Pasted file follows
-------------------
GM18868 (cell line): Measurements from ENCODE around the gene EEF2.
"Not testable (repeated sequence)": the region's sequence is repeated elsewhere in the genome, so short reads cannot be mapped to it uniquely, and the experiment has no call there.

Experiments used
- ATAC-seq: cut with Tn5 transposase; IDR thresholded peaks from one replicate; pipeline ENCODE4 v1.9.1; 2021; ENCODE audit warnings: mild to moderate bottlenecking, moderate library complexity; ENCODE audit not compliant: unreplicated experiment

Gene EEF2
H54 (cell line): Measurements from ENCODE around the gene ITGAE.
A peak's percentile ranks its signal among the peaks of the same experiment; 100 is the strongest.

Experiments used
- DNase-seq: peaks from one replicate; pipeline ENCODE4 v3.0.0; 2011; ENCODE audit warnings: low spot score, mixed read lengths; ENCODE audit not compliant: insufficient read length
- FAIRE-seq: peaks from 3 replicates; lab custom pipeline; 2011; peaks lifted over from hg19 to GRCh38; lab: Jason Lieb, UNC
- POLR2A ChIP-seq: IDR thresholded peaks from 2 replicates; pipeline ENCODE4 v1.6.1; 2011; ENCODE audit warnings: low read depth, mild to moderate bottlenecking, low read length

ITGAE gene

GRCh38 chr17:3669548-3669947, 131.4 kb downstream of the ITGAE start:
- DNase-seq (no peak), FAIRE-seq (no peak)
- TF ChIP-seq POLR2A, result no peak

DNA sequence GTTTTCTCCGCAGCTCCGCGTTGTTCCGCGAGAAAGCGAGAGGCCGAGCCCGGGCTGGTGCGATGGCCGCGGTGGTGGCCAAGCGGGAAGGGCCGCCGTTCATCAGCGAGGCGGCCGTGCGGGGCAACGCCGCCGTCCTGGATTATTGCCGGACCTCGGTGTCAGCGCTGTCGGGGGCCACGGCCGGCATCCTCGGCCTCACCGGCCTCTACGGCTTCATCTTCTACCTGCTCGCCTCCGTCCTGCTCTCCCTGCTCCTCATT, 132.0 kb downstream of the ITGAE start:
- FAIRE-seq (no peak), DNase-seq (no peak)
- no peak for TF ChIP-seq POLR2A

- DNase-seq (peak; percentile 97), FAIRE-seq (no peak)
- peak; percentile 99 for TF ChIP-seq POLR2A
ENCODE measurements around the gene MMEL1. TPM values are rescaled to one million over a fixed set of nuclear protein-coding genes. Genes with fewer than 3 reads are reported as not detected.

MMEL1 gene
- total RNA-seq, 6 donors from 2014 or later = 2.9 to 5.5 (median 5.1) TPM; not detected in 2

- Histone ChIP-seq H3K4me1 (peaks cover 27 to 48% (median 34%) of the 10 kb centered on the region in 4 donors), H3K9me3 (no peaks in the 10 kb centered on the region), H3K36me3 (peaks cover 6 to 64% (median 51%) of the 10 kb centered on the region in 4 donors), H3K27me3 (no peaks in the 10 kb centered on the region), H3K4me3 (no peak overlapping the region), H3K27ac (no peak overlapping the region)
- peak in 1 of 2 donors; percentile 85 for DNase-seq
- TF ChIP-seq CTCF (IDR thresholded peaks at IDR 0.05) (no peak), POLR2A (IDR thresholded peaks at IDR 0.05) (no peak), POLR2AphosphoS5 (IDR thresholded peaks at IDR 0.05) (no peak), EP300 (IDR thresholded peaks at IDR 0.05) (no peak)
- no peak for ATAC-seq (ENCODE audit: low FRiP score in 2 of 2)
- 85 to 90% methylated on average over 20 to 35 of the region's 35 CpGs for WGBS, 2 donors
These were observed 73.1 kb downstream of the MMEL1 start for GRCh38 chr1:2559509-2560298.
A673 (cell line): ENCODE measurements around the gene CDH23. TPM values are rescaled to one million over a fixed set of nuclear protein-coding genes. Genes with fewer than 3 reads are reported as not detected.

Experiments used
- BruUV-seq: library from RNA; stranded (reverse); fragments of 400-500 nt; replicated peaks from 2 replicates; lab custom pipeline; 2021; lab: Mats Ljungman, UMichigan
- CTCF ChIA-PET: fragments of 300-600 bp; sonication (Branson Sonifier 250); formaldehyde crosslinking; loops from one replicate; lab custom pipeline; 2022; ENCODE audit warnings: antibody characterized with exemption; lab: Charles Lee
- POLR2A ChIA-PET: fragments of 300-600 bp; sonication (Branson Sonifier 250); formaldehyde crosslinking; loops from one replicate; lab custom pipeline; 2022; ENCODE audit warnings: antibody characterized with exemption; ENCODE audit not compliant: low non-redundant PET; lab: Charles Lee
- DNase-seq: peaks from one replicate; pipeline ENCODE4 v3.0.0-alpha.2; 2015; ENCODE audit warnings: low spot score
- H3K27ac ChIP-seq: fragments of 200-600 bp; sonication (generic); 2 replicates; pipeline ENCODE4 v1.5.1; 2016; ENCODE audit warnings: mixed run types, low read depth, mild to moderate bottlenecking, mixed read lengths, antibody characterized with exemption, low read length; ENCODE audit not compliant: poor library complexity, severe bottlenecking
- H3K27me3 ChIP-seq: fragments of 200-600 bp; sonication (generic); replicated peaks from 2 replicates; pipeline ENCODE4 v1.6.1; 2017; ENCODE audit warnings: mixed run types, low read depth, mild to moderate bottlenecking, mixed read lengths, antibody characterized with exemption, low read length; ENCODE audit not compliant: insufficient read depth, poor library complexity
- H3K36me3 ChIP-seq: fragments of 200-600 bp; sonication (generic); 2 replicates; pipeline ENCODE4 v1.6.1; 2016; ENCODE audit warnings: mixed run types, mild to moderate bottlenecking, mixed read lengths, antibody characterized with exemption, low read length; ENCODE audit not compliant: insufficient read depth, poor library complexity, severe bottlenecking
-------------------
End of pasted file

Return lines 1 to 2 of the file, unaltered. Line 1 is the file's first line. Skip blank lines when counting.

GM18868 (cell line): Measurements from ENCODE around the gene EEF2.
"Not testable (repeated sequence)": the region's sequence is repeated elsewhere in the genome, so short reads cannot be mapped to it uniquely, and the experiment has no call there.